When the skin barrier, known as the stratum corneum, experiences a change in acidity levels, you can experience skincare issues. If the acidity level drops too low, causing your skin to become more alkaline, you can begin to notice dry, flaky skin.
If the acidity level rises, your chances of developing acne rise, too. Studies show that skin with a higher pH level is more likely to experience acne issues. Correcting the instability of the stratum corneum and helping support the proper pH balance of the skin can help improve the skin’s overall clarity.
How Aspen Bark Works
Knowing what we do about skin, we know that fighting blemishes requires dealing with excess sebum production and helping ensure the pH balance of the skin is protected.
Aspen bark works on both issues to help you see fewer blemishes.
The OG of pimple products, chances are you’re familiar with salicylic acid. Salicylic acid is an acid that works well for combating blemishes, and aspen bark extract is a natural source of this potent ingredient.
There are two big reasons why salicylic acid is so beneficial to blemish-prone skin.
- It’s a lipophilic compound. Lipophilic compounds are substances that naturally attract lipids and fats and easily dissolve into them. Your skin’s sebum? It’s primarily made up of fatty lipids. That means salicylic acid has the ability to deep dive into your pores, seek out sebum, and help break it up and remove it better than many other compounds.
- It isn’t drying. Let’s face it, some acne products you’ve tried have left you red-faced, itchy, and completely irritated, not to mention…you probably still experience bumps.
The reason? They cause the pH balance of your skin to become alkaline, which equates to dryness. Some treatments may not work for your skin as well as others, but salicylic acid from aspen bark is a gentler approach.
Another important factor is the percentage of salicylic acid you use on your skin. While some products contain as much as 2% salicylic acid, most skin types can tolerate a product with a bit less and still see incredible results (sans redness, flakiness, and irritation).
We care just as much about the sustainability of our product ingredients as we do their efficacy on your skin. When sourcing salicylic acid naturally, there are typically two commonly used trees: aspen and willow.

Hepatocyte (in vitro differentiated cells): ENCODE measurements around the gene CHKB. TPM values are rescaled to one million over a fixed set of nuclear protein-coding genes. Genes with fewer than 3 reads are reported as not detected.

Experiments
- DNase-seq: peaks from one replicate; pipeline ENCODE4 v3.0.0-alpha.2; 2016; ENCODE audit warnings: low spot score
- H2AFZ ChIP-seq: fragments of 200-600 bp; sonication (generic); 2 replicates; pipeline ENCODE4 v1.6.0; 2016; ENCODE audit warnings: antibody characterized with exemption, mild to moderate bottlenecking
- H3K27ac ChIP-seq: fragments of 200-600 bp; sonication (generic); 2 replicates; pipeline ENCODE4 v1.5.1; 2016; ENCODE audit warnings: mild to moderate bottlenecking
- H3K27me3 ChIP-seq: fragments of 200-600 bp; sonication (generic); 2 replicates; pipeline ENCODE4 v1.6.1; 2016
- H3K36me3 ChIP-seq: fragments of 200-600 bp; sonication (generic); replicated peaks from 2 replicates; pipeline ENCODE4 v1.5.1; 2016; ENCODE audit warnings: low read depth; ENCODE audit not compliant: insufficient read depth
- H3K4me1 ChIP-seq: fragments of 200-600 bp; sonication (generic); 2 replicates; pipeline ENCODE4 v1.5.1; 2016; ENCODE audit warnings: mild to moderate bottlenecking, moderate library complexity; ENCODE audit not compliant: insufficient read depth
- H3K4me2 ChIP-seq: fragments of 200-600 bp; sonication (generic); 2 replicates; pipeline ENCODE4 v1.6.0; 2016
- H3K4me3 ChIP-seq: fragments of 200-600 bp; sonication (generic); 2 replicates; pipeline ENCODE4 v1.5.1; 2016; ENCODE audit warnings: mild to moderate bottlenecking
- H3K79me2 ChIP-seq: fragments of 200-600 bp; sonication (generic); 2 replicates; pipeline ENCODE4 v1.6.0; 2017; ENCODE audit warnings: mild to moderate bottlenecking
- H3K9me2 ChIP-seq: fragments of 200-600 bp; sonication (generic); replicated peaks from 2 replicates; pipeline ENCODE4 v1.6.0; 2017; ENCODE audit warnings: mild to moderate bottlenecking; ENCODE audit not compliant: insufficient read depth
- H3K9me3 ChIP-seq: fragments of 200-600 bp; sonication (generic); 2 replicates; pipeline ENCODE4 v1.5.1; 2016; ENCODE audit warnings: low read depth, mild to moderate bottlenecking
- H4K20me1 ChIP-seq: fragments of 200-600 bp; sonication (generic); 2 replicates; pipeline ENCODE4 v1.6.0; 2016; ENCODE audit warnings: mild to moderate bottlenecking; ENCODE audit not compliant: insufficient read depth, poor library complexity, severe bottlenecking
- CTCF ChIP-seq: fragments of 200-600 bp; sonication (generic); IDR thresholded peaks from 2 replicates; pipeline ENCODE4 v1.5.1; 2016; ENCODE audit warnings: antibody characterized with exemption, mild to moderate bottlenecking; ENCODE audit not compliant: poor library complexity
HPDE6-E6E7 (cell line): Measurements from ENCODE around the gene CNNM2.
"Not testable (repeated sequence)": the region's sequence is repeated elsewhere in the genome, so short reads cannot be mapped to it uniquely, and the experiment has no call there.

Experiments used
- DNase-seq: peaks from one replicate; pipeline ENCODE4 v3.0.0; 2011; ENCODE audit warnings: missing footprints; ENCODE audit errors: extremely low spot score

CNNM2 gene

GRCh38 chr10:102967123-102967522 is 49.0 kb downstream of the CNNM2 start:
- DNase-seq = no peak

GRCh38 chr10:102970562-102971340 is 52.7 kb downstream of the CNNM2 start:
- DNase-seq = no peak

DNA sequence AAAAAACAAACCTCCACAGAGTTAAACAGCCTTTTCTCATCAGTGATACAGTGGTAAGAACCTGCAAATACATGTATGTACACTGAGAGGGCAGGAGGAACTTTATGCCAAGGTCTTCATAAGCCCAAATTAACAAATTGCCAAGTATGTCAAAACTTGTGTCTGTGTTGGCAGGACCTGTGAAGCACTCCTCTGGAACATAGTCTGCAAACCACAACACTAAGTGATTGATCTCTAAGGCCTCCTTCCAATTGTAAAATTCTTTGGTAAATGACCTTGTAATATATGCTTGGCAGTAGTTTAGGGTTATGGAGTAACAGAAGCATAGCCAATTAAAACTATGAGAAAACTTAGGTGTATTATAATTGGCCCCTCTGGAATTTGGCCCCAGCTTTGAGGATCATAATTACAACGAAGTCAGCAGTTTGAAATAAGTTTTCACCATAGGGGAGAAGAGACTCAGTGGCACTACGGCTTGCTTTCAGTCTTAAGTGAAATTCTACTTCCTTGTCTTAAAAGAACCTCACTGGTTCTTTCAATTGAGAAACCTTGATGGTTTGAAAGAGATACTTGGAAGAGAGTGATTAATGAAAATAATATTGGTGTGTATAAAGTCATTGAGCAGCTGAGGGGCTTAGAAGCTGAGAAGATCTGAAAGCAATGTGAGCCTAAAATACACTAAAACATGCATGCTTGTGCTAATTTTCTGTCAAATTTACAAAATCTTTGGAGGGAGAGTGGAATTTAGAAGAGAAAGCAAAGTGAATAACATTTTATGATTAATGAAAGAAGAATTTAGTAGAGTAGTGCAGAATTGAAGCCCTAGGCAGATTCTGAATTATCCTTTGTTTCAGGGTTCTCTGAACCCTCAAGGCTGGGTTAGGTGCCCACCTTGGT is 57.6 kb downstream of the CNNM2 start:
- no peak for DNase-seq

Aspen is more plentiful and generally more sustainable than willow, making it the best choice for inclusion with Three Ships Beauty.
Simplify Your Skincare
Finding a solution for acne-prone skin can feel like throwing yourself into a sea of skincare products and hoping something works. At Three Ships Beauty, we’re here to help you navigate those tricky waters and make it less challenging to find products that work for you.
Understanding the way skin works and how acne forms help us better understand the efficacy of skincare ingredients. That translates into easy-to-use, uncomplicated products that are gentle on your skin, yet tough on blemishes.
You’ll find aspen bark extract in our Refresh Papaya + Salicylic Acid Cleanser. Formulated for oily and combination skin, this gentle yet effective wash is perfect for daily use and helps stabilize your skin’s pH balance.
You’ll also get the benefits of the brightening-and-balancing papaya extract to keep your skin radiant and clarified.
All this in an aloe leaf extract-based cleanser that won’t strip your skin of natural moisture or leave it feeling tight.
All the blemish control you want. None of the harsh side effects.
Get To Know Your Ingredients
With Three Ships Beauty, it’s easy to find solutions to help solve your most complex skincare problems in products that are natural, sustainably-sourced, and accessibly priced. It’s also easy to understand what’s inside your products, and how ingredients support healthy skin.
Your skin is complicated, but skincare shouldn’t be. Three Ships Beauty makes skincare easy to navigate.
Acne: Causes|American Academy of Dermatology.org
Hormonal Acne: What Is It, Treatment, Causes & Prevention|My Cleveland Clinic.org
Skin Surface pH in Acne Vulgaris: Insights from an Observational Study and Review of the Literature - PMC
How Sustainable Is Aspen Wood? Here Are the Facts | Impactful Ninja